I remember interviewing at one company where I went back four separate times for interviews, only to not get the job in the end. The process involved a mix of a group interview, panel interviews and one-on-one interviews. It was tedious and required me to have a flexible schedule to fit in all those return trips to the company. On top of that, I found myself answering the same questions over and over again.
Making the decision to hire someone is hard, so often companies go to great lengths to have plenty of people meet the candidate. In reality, a lengthy interview process could result in losing candidates who end up taking a job elsewhere while they wait for yet another interview with your company.
To edit your interview process, start by looking at the list of people involved in interviews. I was once hiring for for an entry-level produce staff position in a grocery store. Interviews included the hiring manager, produce director, store manager, director of operations and me representing HR. When I looked at the candidate who was visibly shaking due to nerves as he stared at the five people across the table from him, it was clear to me that we had too many people in the interview room. For higher level positions, it is important to include more people in the process, but entry-level positions rarely warrant that kind of interviewing. When it comes to such hiring decisions, trust your managers to make good choices for their team. In the case of the produce position, it would have been sufficient to simply have the hiring manager and HR involved.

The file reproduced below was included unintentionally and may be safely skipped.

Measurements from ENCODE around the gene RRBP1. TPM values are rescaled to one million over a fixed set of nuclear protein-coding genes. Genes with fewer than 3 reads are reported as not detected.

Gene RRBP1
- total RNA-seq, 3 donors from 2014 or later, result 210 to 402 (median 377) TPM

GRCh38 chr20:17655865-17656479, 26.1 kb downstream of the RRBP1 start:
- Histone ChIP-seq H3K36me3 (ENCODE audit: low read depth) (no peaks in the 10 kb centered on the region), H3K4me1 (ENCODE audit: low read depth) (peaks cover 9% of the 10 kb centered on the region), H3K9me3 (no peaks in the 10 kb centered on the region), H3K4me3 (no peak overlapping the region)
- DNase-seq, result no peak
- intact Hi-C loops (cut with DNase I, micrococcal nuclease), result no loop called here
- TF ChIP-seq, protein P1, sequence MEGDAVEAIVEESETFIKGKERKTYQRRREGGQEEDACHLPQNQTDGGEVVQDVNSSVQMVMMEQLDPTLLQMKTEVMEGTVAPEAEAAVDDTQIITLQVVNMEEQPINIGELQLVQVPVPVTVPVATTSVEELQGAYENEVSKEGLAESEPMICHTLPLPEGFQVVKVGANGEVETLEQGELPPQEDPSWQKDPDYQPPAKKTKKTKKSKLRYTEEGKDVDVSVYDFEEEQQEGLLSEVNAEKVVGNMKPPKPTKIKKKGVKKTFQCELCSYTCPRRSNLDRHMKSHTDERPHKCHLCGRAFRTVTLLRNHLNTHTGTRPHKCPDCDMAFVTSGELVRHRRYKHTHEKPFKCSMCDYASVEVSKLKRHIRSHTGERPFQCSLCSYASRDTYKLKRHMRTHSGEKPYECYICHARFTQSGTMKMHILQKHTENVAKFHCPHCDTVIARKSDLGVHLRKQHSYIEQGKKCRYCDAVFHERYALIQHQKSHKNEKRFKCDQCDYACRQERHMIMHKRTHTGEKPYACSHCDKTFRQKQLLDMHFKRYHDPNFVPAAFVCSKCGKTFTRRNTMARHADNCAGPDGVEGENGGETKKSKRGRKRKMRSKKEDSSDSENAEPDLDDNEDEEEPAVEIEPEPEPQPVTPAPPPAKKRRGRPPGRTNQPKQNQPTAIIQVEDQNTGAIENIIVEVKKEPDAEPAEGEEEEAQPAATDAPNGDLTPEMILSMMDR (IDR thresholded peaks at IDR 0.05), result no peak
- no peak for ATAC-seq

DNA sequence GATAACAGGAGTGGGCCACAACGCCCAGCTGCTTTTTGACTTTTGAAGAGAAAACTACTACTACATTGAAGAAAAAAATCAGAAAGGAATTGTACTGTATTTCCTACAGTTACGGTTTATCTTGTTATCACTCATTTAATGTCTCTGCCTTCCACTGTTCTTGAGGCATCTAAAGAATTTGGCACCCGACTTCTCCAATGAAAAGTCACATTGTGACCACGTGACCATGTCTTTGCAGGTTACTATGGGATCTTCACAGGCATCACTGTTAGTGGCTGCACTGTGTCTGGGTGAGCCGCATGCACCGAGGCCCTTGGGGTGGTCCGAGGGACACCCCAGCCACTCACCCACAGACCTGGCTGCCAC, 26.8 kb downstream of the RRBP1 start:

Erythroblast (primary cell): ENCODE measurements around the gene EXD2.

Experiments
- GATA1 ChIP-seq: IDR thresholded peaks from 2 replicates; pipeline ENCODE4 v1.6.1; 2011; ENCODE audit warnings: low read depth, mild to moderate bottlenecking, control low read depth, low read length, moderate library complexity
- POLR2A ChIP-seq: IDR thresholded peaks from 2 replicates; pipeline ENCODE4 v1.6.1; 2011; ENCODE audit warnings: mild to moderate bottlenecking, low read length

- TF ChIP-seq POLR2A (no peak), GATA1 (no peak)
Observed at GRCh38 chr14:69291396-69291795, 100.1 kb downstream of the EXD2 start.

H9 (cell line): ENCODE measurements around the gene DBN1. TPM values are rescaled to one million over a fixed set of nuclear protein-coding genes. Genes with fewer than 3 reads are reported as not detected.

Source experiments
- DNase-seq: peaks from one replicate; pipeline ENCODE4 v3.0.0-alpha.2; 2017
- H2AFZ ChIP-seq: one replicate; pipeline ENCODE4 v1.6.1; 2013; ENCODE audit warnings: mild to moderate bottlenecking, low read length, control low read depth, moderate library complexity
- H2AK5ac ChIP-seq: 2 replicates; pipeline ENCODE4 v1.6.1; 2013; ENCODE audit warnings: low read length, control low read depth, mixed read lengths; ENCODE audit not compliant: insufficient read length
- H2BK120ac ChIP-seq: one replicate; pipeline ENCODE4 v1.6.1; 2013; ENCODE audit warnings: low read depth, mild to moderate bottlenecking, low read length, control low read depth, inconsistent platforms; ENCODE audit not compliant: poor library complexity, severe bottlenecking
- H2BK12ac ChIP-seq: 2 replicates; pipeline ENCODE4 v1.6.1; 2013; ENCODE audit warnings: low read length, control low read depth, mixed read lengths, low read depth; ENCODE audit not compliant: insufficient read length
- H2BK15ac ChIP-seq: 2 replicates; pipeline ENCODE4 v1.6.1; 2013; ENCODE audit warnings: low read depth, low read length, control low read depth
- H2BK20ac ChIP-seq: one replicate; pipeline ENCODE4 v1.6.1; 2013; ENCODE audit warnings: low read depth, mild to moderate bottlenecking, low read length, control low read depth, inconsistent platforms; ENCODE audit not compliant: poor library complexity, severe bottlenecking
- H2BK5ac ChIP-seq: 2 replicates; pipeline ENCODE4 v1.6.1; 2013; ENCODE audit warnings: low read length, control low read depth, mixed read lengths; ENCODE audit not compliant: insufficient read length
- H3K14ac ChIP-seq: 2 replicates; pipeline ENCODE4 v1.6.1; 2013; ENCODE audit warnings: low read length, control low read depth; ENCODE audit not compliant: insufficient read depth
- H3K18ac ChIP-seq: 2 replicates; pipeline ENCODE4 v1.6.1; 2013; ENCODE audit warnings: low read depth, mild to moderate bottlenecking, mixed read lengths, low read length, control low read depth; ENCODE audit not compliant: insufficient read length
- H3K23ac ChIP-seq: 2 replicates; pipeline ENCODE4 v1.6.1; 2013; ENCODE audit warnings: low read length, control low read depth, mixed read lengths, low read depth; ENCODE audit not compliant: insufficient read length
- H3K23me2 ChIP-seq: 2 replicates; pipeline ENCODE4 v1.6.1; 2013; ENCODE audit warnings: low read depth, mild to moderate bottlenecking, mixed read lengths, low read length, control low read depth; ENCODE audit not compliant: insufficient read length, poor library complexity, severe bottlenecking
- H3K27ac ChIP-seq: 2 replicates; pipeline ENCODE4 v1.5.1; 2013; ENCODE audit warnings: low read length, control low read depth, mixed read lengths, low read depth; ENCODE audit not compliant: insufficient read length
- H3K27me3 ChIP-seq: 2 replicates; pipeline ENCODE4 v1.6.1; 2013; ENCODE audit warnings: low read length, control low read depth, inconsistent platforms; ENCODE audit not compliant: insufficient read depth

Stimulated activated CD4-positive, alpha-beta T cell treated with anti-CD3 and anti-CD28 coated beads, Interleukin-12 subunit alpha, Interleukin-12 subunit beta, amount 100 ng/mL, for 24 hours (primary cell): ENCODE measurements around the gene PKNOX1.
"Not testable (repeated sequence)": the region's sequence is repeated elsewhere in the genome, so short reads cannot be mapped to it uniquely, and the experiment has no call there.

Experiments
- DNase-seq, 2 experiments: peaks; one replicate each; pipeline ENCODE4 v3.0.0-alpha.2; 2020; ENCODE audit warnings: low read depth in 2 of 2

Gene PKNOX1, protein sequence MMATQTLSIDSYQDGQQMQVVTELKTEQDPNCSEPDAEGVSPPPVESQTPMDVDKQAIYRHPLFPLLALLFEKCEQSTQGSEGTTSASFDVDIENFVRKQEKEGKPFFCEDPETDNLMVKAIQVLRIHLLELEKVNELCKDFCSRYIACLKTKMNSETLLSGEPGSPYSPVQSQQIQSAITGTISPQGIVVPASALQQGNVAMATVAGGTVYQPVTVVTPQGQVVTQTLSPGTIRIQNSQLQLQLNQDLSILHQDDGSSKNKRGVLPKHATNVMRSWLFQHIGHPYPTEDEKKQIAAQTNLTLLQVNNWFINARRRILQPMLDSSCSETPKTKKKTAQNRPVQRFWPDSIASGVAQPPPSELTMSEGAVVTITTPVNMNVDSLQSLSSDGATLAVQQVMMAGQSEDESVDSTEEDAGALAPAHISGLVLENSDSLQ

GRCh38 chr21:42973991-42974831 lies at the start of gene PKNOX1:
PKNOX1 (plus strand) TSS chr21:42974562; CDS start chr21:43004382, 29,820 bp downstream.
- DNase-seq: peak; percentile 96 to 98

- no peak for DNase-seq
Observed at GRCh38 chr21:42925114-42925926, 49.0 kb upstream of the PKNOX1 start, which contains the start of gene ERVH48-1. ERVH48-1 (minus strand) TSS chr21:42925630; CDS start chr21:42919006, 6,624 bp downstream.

When you are hiring for a position that requires a number of interviewers, set up panel interviews whenever possible. This reduces the chance that the candidate will keep answering the same set of questions over and over again. It also cuts down on the amount of time a candidate must spend in the interview process.
While we are on the topic of interviews, take the time to review the questions you ask. While it may give you insight into a candidate’s critical thinking skills to ask why manhole covers are round, such questions can become unnecessary when asked of a retail worker. Do your questions give you the information you need to see if the candidate is a good fit for the particular job? If not, cross the questions off your list. Avoid questions that are not relevant to the job.
Failing to Follow Up
So, imagine that you have put someone through a long and tedious interview process and at the end of it, they hear nothing from you for weeks. Aside from the risk of losing a good candidate to another company, this also shows a lack of respect for the time the candidate has already put into the hiring process.
Let a candidate know during the interviews how long you expect the whole process to take. Even if remaining interviews, reference checks and such are delaying the process, take the time to write an email or make a phone call to keep the candidate updated. If a candidate really wants to work for you, they will be more inclined to wait and push away other offers if they know there is still a possibility they will be hired at your company.